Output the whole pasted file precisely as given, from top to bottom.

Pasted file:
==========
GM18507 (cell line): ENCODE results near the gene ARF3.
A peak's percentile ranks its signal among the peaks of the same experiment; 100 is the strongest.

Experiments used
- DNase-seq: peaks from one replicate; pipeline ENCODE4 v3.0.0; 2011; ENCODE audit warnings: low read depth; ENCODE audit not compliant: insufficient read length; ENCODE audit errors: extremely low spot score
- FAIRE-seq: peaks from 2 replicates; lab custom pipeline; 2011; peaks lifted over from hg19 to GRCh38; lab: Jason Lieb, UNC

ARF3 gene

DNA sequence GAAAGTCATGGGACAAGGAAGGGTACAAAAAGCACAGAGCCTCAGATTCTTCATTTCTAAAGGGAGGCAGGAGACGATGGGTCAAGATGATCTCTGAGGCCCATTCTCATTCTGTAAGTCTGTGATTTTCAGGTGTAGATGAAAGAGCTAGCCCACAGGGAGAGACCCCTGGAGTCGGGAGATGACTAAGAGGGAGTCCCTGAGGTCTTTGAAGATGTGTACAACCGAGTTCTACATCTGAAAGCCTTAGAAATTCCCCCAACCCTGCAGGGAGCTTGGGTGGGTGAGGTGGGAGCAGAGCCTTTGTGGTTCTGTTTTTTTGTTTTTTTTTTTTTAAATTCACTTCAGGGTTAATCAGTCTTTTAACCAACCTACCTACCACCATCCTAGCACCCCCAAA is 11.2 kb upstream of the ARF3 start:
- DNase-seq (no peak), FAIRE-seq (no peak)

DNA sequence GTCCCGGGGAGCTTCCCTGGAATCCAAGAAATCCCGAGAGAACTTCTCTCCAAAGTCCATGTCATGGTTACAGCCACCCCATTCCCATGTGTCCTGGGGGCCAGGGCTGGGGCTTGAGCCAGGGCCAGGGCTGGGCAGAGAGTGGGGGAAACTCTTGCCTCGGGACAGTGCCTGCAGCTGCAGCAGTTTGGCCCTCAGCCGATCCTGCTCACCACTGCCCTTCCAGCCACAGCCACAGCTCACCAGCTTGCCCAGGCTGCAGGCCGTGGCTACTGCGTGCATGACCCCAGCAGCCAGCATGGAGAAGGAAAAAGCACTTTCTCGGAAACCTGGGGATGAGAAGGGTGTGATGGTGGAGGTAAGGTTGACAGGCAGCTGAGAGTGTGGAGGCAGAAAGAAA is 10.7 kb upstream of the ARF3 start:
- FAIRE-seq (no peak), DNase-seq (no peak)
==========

GM18507 (cell line): ENCODE results near the gene ARF3.
A peak's percentile ranks its signal among the peaks of the same experiment; 100 is the strongest.

Experiments used
- DNase-seq: peaks from one replicate; pipeline ENCODE4 v3.0.0; 2011; ENCODE audit warnings: low read depth; ENCODE audit not compliant: insufficient read length; ENCODE audit errors: extremely low spot score
- FAIRE-seq: peaks from 2 replicates; lab custom pipeline; 2011; peaks lifted over from hg19 to GRCh38; lab: Jason Lieb, UNC

ARF3 gene

DNA sequence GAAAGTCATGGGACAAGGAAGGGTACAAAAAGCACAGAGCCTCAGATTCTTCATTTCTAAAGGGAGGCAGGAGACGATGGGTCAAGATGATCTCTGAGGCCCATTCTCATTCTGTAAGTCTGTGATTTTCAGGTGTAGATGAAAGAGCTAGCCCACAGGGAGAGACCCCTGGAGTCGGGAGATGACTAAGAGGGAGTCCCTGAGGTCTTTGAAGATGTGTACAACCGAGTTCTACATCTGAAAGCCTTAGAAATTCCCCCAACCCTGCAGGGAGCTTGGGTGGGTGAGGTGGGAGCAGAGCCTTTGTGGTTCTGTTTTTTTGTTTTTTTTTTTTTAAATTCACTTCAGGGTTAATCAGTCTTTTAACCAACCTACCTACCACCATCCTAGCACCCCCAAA is 11.2 kb upstream of the ARF3 start:
- DNase-seq (no peak), FAIRE-seq (no peak)

DNA sequence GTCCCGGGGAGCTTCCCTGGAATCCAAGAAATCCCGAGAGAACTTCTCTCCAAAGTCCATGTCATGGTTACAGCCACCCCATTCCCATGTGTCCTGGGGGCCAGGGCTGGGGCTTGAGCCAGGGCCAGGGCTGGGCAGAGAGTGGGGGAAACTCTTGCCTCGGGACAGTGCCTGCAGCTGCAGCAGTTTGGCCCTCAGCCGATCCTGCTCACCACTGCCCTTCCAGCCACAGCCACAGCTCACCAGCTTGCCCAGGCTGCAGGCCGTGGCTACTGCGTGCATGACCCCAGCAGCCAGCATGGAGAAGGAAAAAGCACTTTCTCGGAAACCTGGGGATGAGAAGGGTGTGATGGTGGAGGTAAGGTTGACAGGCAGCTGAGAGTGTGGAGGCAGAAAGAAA is 10.7 kb upstream of the ARF3 start:
- FAIRE-seq (no peak), DNase-seq (no peak)